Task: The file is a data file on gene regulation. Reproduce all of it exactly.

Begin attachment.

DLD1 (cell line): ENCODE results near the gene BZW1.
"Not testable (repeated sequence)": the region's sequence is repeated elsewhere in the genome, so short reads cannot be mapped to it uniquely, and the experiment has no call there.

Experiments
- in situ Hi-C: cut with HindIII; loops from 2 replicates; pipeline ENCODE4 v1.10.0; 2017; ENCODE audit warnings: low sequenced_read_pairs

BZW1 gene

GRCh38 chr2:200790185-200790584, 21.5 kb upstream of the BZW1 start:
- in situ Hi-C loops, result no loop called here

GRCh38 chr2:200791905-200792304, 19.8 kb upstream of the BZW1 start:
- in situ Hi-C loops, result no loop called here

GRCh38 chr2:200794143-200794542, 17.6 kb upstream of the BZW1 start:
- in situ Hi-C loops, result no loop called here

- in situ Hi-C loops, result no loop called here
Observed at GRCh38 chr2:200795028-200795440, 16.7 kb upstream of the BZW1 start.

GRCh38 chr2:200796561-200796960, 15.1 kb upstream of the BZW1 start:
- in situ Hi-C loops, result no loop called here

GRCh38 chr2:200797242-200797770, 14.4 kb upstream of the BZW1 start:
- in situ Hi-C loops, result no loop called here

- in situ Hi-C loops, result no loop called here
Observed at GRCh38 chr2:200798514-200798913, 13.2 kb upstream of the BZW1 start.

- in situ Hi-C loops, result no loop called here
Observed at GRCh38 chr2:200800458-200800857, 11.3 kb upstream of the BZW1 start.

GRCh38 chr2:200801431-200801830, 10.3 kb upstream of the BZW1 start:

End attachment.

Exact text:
DLD1 (cell line): ENCODE results near the gene BZW1.
"Not testable (repeated sequence)": the region's sequence is repeated elsewhere in the genome, so short reads cannot be mapped to it uniquely, and the experiment has no call there.

Experiments
- in situ Hi-C: cut with HindIII; loops from 2 replicates; pipeline ENCODE4 v1.10.0; 2017; ENCODE audit warnings: low sequenced_read_pairs

BZW1 gene

GRCh38 chr2:200790185-200790584, 21.5 kb upstream of the BZW1 start:
- in situ Hi-C loops, result no loop called here

GRCh38 chr2:200791905-200792304, 19.8 kb upstream of the BZW1 start:
- in situ Hi-C loops, result no loop called here

GRCh38 chr2:200794143-200794542, 17.6 kb upstream of the BZW1 start:
- in situ Hi-C loops, result no loop called here

- in situ Hi-C loops, result no loop called here
Observed at GRCh38 chr2:200795028-200795440, 16.7 kb upstream of the BZW1 start.

GRCh38 chr2:200796561-200796960, 15.1 kb upstream of the BZW1 start:
- in situ Hi-C loops, result no loop called here

GRCh38 chr2:200797242-200797770, 14.4 kb upstream of the BZW1 start:
- in situ Hi-C loops, result no loop called here

- in situ Hi-C loops, result no loop called here
Observed at GRCh38 chr2:200798514-200798913, 13.2 kb upstream of the BZW1 start.

- in situ Hi-C loops, result no loop called here
Observed at GRCh38 chr2:200800458-200800857, 11.3 kb upstream of the BZW1 start.

GRCh38 chr2:200801431-200801830, 10.3 kb upstream of the BZW1 start: